Graduate Overview

The Ph.D. Program in English supports students in all fields of literary and cultural studies including students with a strong background and interest in Irish literature, culture, and history. Each semester our Irish Studies faculty, based in the English Department, endeavor to contribute at least one or two course offerings to the graduate student course atlas. In addition to the Department of English course offerings, there are often Irish Studies-adjacent graduate courses cross-posted by other humanities departments within the Laney Graduate School. Given the breadth and scope of Ireland's political and cultural impact it is not unusual for Irish Studies graduate students to enroll in courses offered by humanities departments outside of English. 

Please see the English Department Ph.D handbook for more information on degree requirements. 

Of particular interest to prospective graduate students are the vast Irish literary and historical archival holdings in the Stuart A. Rose Library. Emory University is one of the only U.S. Institutions with major holdings in contemporary Irish poetry including the largest and most complete collection of Heaney papers anywhere outside of the National Library of Ireland. Over the course of their individual research and their departmental teaching our faculty and graduate students have published and taught widely from the Irish Literary collections and the Raymond Danowski poetry library. Please see our Faculty and Graduate Research pages for more information on individual research.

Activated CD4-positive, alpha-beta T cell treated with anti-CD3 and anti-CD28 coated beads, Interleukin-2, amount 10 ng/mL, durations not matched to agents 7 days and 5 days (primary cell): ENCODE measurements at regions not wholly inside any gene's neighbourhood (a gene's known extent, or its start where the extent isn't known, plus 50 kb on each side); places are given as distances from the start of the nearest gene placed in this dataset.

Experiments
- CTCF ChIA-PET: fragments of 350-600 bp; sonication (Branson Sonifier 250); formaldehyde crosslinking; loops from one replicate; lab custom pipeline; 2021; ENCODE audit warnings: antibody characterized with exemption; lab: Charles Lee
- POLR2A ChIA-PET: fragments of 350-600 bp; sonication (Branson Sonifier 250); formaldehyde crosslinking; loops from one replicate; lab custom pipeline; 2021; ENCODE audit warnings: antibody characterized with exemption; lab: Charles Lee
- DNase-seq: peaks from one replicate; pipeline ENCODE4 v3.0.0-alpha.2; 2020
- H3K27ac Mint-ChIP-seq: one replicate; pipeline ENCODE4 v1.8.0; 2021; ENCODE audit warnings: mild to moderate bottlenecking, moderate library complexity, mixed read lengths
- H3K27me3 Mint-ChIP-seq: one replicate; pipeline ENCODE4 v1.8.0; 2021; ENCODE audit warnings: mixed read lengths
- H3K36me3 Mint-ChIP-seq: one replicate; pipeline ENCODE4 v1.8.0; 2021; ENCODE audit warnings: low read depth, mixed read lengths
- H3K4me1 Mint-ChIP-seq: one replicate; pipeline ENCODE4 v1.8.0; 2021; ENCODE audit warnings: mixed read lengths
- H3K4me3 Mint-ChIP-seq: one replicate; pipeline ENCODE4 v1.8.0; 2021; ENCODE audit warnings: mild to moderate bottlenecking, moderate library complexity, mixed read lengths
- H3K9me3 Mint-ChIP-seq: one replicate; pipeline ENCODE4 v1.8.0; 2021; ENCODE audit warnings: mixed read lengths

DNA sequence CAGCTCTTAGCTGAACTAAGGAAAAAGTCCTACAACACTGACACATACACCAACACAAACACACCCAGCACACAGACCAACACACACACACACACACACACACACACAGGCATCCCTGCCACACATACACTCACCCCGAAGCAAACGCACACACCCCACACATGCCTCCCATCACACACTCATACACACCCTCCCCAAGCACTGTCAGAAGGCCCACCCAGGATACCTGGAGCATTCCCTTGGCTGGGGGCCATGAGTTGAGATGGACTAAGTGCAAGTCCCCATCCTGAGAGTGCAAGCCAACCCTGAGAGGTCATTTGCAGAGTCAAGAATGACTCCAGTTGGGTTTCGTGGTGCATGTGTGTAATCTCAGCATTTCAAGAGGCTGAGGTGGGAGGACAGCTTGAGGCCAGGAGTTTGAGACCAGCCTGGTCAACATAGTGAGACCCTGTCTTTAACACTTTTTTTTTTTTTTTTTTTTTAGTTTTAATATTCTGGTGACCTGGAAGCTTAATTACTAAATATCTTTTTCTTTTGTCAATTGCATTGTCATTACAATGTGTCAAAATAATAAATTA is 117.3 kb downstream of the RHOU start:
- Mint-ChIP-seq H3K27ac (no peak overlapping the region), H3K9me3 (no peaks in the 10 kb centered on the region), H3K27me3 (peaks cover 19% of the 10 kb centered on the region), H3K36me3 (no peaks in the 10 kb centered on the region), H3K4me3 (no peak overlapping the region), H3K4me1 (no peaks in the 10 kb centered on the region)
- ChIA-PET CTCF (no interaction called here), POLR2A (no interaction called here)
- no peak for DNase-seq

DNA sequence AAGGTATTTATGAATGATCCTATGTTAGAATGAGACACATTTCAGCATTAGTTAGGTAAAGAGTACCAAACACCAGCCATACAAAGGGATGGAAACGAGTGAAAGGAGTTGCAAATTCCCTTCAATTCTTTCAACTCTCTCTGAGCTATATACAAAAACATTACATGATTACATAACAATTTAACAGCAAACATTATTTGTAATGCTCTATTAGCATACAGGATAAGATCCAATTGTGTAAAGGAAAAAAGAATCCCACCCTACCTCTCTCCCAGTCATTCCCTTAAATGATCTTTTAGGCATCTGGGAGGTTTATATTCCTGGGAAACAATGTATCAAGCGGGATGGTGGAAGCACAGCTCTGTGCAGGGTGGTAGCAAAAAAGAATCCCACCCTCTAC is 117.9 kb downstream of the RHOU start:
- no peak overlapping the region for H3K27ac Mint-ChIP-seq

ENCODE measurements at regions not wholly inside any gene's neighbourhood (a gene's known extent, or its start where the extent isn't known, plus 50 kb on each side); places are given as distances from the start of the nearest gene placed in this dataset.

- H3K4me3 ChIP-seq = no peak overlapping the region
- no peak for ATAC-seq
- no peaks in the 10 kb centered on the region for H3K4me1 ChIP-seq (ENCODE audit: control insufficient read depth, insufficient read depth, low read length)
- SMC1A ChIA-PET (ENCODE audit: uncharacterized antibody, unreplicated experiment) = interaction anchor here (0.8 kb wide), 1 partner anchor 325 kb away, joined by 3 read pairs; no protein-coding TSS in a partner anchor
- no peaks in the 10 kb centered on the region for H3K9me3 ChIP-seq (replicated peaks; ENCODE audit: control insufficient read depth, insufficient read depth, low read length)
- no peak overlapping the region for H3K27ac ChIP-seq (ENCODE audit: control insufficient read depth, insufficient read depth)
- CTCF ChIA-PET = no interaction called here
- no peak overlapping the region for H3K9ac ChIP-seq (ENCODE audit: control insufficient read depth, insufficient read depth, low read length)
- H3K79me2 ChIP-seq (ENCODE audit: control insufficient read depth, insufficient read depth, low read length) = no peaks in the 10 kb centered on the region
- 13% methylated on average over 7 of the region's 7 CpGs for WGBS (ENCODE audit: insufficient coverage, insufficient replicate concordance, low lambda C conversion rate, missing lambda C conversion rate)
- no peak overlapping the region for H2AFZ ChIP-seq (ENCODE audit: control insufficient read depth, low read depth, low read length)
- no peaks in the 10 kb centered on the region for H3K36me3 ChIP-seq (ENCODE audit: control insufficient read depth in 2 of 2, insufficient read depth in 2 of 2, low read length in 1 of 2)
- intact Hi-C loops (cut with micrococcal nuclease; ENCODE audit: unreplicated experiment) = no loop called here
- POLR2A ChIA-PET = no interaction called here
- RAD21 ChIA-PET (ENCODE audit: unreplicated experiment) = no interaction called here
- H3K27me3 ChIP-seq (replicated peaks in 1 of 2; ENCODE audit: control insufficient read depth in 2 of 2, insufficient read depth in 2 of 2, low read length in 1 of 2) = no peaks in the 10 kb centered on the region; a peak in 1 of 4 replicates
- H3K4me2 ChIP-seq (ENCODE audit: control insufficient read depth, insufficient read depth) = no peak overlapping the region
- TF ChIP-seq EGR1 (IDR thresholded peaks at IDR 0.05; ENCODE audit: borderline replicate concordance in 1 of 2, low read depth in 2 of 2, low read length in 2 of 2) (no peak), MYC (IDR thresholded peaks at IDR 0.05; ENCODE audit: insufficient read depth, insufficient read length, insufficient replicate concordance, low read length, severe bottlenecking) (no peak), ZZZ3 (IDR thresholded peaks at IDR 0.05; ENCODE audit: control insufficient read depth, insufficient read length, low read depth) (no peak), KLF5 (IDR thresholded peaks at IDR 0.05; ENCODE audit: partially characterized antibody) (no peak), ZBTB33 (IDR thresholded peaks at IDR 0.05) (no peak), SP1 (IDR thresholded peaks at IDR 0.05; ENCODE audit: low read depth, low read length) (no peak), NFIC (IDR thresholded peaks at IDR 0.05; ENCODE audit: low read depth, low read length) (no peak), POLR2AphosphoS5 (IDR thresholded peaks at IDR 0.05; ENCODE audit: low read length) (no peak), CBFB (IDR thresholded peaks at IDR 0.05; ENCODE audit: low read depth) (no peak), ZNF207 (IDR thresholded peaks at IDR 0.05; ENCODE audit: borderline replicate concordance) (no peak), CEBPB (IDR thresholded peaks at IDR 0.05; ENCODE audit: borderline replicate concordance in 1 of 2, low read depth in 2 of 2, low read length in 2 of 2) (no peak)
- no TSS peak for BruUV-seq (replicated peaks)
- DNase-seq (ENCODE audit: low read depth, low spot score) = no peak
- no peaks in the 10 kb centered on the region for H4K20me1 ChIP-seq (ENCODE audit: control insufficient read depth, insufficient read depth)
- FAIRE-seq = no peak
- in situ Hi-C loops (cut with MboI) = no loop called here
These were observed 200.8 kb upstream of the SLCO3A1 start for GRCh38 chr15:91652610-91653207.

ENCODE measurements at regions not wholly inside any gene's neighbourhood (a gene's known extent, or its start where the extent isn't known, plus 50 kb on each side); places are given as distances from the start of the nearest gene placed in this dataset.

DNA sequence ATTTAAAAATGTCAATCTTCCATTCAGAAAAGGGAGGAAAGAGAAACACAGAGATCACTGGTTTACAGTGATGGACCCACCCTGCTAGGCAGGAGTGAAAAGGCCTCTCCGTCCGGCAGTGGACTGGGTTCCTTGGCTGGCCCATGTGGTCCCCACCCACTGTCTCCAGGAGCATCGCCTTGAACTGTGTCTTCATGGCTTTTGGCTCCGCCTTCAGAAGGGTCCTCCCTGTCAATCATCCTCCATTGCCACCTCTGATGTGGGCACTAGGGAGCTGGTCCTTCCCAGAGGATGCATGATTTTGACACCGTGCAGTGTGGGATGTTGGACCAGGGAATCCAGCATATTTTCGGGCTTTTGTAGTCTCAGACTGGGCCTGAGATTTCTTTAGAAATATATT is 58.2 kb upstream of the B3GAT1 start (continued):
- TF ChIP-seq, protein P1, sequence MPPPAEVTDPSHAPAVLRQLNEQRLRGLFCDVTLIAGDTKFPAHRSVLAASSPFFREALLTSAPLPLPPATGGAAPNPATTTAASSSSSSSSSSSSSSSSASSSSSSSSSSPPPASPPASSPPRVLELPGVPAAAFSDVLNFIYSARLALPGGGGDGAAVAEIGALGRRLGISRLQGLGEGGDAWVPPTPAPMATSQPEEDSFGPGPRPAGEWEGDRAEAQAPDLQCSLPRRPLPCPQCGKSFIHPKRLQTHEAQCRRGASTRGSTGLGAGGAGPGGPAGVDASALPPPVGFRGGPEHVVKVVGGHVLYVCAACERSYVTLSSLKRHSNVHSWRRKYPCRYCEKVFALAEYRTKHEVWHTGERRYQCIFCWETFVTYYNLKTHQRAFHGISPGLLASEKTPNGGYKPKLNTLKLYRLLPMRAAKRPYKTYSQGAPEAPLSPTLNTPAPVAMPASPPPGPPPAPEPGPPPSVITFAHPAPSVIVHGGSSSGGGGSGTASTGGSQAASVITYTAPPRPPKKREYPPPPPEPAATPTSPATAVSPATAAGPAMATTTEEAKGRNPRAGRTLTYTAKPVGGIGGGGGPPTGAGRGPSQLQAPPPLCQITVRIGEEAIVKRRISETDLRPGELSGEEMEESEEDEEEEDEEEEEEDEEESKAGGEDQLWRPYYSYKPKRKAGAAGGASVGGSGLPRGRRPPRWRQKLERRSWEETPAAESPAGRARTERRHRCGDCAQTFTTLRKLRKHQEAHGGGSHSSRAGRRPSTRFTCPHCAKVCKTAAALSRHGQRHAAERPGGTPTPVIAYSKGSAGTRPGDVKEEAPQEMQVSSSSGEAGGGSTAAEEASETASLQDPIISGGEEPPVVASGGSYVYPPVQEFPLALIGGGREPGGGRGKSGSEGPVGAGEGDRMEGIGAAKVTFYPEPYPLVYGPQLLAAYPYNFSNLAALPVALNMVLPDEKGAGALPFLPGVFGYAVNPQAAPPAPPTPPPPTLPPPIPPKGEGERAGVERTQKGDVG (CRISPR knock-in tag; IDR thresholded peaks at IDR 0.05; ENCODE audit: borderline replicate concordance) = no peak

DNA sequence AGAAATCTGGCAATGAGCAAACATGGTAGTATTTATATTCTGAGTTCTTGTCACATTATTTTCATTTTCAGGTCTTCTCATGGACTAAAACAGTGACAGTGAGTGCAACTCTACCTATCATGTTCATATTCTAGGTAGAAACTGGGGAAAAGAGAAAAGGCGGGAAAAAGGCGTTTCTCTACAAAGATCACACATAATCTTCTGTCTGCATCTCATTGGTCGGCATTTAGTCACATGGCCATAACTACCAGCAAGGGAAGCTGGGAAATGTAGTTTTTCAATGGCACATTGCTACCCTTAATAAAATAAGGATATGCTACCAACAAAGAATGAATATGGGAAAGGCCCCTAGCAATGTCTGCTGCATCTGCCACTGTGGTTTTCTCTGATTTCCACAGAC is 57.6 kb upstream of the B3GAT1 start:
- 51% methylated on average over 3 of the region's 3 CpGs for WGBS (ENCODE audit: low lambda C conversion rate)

In addition to a robust academic calendar of Irish Studies sponsored guest lectures and poetry readings the Irish Studies Program works closely with faculty and students in the wider Atlanta academic community as well as the Consulate General of Ireland in Atlanta in order to take advantage of the unique Irish history of the American South. Graduate students in the Irish Studies program often become active members of the Irish Community in Atlanta and are thus able to further add to their intellectual and personal education in Irish literature, history, and culture.